On September 27, 2013, Harris signed with the Orlando Magic for training camp.[126]'s John Denton evaluated Harris as a long shot to make the 15-man roster saying that "he will likely have to beat out E'Twaun Moore or Doron Lamb at shooting guard".[127] Meanwhile, the Bleacher Report's Justin Hussong listed Harris 4th on the pre-training camp shooting guard depth chart behind Arron Afflalo, Victor Oladipo, and Lamb.[128] He was later waived on October 25.[129] On December 7, Harris' rights were acquired by Los Angeles D-Fenders in a trade with the Canton Charge.[130] In his D-Fenders debut on December 14, 2013 against the Santa Cruz Warriors, he scored 41 points. He also had a professional career-high 5 steals, 4 rebounds and 3 assists.[131] The next night, Harris scored 24 points along with 4 rebounds and 3 assists.[132] On December 16, he was one of the top D-League players of the week.[133] On December 23, he was again one of the top D-league players of the week,[134] based on a pair of 20+-point performances.[135][136] He was also a finalist for D-League Player of the Month.[137] Harris averaged 29.3 points per game for the week ending January 5, leading his team in scoring and to victory in each of the three games.[138][139][140] As a result, he earned his first D-League player of the week award of the season and third of his career.[141] On January 10, Harris posted 49 points along with 6 rebounds, 3 steals, 3 assists and a block against the Idaho Stampede. The 49 points was a Los Angeles D-Fenders franchise record (surpassing the old 43-point record)[142] and tied the 2013-14 NBADL season high set earlier by Pierre Jackson.[143][144] The record was eclipsed exactly three weeks later by Terrence Williams, who scored 50 for the D-Fenders against the same team.[145] On January 11, against the Stampede, Harris posted 38 points and 10 rebounds, but the D-Fenders' six-game winning streak was snapped.[146] On January 13, Harris earned his second consecutive NBA Development League Performer of the Week award.[144] On January 13, Harris scored 42 against the Maine Red Claws to improve his season scoring average to 30.6, taking the league lead from Jackson.[147][148] In 13 games with the D-Fenders, Harris averaged a league-leading 30.6 points, league-leading 8.9 free throws made and a league-leading 10.2 free throws attempted.[149] He also averaged 6.5 rebounds, 3.7 assists and 2.1 steals (6th in the league), while shooting 48.5%.[112]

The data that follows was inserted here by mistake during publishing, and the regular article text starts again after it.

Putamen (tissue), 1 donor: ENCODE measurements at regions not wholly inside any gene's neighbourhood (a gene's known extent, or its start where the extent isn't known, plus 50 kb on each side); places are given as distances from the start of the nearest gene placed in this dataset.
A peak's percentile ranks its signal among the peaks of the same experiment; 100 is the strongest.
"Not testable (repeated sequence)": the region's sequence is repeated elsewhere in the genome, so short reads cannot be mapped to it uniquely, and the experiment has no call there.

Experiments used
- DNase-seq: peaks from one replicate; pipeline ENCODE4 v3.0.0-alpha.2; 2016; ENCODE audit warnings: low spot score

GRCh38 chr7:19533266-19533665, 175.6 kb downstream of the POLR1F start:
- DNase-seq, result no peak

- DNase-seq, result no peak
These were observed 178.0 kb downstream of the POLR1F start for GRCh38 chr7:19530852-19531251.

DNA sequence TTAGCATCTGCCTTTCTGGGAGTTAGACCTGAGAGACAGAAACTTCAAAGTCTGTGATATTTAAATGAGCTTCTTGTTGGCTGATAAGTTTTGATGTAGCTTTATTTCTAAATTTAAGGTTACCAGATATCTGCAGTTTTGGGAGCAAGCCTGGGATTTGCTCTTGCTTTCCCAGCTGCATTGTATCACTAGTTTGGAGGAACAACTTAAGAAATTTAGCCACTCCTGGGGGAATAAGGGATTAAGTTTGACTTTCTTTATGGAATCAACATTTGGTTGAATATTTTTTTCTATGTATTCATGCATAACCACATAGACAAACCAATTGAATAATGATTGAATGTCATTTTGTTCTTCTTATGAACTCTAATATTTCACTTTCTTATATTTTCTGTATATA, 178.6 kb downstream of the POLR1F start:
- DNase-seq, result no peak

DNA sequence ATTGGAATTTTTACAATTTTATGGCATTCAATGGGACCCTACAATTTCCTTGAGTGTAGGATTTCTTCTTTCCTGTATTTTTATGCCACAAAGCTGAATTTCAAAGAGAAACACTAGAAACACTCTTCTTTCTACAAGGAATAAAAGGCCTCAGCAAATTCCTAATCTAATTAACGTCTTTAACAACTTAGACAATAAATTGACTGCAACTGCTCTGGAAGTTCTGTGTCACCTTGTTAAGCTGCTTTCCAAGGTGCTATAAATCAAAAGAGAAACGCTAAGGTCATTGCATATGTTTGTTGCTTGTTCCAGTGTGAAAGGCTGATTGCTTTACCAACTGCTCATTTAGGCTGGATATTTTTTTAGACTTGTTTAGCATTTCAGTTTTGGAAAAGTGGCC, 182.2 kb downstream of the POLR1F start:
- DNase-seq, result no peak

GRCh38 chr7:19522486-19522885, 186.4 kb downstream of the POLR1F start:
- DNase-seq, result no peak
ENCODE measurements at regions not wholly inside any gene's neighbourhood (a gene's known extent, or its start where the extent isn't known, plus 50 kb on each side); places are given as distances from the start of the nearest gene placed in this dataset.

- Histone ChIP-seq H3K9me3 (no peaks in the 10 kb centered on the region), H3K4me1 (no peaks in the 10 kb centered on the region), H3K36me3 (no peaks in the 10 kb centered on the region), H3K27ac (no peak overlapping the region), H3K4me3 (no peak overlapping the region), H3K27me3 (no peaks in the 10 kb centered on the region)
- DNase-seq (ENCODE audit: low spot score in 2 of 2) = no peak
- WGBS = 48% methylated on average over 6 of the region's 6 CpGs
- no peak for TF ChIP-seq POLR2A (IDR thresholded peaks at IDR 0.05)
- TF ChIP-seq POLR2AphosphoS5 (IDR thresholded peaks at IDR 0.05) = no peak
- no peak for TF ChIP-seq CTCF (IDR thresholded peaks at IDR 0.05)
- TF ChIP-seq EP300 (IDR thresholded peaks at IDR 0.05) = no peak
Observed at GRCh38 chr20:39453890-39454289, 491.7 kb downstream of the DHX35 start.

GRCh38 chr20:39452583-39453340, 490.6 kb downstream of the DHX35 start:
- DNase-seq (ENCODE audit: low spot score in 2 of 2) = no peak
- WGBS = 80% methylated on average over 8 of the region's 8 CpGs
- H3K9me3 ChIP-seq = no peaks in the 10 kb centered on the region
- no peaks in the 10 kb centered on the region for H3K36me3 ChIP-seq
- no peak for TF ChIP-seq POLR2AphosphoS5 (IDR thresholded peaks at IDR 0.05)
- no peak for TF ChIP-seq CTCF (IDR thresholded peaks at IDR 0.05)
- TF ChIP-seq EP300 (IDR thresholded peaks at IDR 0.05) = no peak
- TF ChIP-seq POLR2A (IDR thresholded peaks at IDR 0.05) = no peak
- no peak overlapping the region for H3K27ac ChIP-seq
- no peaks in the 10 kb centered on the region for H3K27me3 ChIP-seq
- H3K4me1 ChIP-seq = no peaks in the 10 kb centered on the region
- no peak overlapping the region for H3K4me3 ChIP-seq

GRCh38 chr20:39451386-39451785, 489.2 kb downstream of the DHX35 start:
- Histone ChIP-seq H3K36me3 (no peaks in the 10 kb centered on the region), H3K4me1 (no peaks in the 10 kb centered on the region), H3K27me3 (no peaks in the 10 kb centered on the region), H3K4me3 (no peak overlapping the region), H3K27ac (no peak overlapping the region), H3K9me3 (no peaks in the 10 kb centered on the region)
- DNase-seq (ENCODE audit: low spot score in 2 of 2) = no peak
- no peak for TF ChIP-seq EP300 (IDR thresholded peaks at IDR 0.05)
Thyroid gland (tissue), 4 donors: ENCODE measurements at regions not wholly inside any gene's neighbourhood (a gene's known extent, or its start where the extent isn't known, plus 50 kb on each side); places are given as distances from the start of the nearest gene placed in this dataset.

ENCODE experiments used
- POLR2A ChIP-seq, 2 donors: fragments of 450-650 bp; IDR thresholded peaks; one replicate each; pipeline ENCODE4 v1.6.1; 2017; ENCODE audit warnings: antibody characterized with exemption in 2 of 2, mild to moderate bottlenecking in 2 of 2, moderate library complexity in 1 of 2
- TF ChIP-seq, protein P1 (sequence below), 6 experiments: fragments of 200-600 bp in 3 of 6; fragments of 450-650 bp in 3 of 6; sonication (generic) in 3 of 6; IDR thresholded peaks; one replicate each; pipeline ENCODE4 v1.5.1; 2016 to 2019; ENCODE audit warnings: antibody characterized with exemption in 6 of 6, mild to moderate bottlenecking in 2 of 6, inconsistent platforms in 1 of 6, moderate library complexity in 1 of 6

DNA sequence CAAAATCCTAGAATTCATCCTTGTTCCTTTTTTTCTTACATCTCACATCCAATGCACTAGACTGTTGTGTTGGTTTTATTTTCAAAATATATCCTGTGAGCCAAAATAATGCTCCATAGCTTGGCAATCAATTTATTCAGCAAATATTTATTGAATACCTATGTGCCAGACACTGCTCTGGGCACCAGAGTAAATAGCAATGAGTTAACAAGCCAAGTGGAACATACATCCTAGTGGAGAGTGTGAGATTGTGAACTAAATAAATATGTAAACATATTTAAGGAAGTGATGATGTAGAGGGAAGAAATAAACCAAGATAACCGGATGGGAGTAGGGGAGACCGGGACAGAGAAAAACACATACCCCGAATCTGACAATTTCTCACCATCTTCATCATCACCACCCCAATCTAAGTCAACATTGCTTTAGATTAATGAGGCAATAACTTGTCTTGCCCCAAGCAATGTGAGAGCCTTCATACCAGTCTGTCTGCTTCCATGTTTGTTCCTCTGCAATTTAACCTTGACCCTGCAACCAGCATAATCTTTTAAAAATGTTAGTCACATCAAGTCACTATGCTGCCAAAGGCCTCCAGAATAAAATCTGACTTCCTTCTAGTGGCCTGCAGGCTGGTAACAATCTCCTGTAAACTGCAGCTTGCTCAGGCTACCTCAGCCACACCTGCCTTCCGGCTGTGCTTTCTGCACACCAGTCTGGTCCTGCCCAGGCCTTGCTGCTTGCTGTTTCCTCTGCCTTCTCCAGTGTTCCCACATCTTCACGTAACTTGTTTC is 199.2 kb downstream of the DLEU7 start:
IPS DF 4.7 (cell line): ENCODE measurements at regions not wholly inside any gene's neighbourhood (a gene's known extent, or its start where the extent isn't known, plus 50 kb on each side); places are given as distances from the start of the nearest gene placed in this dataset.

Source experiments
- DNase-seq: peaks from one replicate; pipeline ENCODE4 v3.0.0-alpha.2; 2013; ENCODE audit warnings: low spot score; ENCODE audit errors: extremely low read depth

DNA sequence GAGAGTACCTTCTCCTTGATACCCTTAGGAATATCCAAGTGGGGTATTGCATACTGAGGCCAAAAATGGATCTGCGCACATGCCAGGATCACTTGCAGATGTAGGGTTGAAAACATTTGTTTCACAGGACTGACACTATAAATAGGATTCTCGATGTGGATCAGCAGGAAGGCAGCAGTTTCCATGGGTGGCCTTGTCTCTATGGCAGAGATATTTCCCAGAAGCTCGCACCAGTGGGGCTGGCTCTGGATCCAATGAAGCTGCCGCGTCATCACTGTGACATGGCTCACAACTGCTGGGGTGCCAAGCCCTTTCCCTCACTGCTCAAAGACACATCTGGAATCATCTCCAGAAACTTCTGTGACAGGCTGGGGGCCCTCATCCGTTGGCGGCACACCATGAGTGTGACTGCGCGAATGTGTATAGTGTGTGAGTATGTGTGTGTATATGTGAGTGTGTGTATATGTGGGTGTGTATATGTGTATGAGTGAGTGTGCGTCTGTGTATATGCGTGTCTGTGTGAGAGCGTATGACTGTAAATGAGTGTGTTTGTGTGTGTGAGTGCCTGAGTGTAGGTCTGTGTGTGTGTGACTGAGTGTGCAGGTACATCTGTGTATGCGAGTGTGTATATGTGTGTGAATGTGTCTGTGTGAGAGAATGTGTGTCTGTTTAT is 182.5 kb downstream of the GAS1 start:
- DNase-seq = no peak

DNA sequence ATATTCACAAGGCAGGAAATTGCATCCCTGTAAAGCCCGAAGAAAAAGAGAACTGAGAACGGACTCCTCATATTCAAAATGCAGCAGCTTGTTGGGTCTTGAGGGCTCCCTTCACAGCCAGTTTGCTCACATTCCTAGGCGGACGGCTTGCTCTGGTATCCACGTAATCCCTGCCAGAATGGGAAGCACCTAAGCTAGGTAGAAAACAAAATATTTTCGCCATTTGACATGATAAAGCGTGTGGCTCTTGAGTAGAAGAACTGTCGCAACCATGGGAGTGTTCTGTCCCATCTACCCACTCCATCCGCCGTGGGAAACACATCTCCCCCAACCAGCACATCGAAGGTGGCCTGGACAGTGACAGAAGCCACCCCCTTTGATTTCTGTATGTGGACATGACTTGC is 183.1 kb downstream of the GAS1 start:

On January 16, 2014, Harris signed a 10-day contract with the Los Angeles Lakers.[112] In his debut with the Lakers the next day, he had 7 points, 3 rebounds and an assist in a 107-104 win over the Boston Celtics.[150] On January 26, he signed a second 10-day contract after averaging 6.4 points, 3.6 rebounds and 1.6 assists in 20.9 minutes in 5 games.[151] The Lakers were enduring injuries of guards Kobe Bryant, Steve Nash, Steve Blake, Jordan Farmar, and Xavier Henry.[152] After re-signing, Harris posted a season high 18 points that night against the New York Knicks.[153]

On February 3, 2014, Harris was named to the Futures All-Star roster for the 2014 NBA D-League All-Star Game. At the time of the announcement, Harris was one of at five players on an NBA roster (along with Malcolm Thomas, Isaiah Canaan, Robert Covington, and Chris Johnson) that were selected, but who had played over half of their D-League team's games through January 26, which is the D-League All-Star eligibility requirement. He must be on a D-League team roster as of February 15 to play in the game.[154][155] On February 4, the eve of the end of Harris' second 10-day contract, the Lakers appeared to be returning to good health, with the return of Nash, Blake and Farmar to the lineup imminent.[156] That night, although Nash and Blake returned to the starting lineup against Minnesota, Jodie Meeks and Jordan Hill were injured in the first quarter and Harris contributed 19 points and 8 rebounds even though he had been told before the game he would not be re-signed.[157][158] On February 7, 2014, he was re-acquired by the D-Fenders. On February 8, 2014, Harris again set a new D-Fenders franchise scoring record, this time with 56 points, while adding 15 rebounds against the Santa Cruz Warriors.[159][160] It was two points shy of the league record set by Jackson four days earlier.[161][162] He was a nominee for D-League Player of the Week, but Jackson won.[163] Harris only played 12 minutes in the February 15 D-League All-Star game.[164] Afterwards, he missed some games due to an ankle injury.[165] He returned to the lineup ont February 24.[166] He was a finalist for player of the week on March 3 and March 10.[167][168] After playing a total of 22 games in the NBA D-League for the D-Fenders and averaging 31.6 points, 7.9 rebounds and 3.7 assists, Harris signed with Türk Telekom B.K. of the Turkish Basketball League on March 13.[169][170]